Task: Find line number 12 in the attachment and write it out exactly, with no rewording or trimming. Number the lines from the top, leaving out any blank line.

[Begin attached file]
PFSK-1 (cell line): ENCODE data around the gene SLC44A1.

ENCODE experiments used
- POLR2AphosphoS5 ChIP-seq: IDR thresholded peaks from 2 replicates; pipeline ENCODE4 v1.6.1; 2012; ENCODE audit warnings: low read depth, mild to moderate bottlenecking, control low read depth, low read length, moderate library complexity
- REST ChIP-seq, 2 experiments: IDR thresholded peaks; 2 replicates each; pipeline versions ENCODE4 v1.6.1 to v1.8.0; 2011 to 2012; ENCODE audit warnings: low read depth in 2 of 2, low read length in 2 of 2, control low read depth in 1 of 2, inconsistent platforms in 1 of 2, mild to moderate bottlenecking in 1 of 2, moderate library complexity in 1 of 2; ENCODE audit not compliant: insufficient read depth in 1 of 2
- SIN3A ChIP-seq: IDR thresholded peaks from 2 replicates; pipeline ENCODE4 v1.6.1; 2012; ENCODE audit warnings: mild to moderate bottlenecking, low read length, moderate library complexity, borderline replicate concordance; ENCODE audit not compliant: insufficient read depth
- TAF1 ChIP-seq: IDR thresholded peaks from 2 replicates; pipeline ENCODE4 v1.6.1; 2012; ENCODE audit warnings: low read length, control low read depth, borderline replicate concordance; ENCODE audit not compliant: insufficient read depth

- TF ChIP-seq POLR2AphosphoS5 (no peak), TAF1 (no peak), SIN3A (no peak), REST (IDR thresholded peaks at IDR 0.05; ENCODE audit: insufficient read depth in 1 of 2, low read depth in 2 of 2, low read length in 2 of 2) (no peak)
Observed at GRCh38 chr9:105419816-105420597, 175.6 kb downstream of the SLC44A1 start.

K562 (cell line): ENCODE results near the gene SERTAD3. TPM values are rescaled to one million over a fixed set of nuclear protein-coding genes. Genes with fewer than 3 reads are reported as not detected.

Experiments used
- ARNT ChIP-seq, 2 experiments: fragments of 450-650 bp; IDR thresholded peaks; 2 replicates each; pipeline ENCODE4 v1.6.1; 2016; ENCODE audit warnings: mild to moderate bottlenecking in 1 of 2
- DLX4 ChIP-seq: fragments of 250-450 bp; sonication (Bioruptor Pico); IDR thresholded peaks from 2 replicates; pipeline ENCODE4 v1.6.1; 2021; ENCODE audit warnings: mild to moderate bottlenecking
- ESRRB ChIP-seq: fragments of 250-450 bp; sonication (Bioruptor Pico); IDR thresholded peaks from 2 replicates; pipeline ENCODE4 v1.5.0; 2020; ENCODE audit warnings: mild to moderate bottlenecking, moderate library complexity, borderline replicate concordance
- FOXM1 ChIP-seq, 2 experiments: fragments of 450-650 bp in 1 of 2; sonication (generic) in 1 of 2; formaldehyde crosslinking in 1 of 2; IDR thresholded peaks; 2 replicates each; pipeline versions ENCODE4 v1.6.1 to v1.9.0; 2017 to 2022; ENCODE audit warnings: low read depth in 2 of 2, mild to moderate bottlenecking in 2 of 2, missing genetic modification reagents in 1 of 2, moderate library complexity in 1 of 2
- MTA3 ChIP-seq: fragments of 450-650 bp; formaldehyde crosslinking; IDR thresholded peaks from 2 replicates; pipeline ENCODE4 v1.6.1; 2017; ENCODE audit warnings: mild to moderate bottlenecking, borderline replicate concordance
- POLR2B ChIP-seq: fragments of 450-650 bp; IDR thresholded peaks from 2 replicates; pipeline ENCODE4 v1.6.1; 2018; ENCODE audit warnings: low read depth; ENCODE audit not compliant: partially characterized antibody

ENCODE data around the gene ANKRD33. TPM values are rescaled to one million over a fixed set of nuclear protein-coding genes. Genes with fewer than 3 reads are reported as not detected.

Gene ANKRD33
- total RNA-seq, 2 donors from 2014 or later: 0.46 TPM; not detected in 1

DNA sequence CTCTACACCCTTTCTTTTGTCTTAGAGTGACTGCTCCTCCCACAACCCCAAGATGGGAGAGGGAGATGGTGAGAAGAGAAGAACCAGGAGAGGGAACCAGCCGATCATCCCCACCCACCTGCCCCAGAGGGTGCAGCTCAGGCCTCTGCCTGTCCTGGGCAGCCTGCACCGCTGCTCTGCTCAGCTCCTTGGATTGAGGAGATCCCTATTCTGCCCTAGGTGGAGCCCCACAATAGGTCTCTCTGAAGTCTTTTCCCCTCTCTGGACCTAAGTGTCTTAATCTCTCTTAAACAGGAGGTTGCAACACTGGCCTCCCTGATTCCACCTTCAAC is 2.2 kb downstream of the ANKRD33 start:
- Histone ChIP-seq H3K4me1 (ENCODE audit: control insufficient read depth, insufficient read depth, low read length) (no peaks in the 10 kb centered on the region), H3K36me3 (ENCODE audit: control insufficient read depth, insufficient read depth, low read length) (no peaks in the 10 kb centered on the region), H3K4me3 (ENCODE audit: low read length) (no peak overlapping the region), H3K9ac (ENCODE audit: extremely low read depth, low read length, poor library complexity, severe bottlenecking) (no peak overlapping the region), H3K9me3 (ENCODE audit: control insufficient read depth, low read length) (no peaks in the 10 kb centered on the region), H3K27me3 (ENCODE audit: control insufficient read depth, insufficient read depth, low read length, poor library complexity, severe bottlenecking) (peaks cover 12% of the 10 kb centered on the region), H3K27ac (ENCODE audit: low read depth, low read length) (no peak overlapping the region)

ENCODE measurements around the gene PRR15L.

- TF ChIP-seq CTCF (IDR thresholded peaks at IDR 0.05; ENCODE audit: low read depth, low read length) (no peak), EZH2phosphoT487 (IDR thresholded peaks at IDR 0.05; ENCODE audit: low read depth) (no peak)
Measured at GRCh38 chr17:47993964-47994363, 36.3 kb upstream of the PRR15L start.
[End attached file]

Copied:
- DLX4 ChIP-seq: fragments of 250-450 bp; sonication (Bioruptor Pico); IDR thresholded peaks from 2 replicates; pipeline ENCODE4 v1.6.1; 2021; ENCODE audit warnings: mild to moderate bottlenecking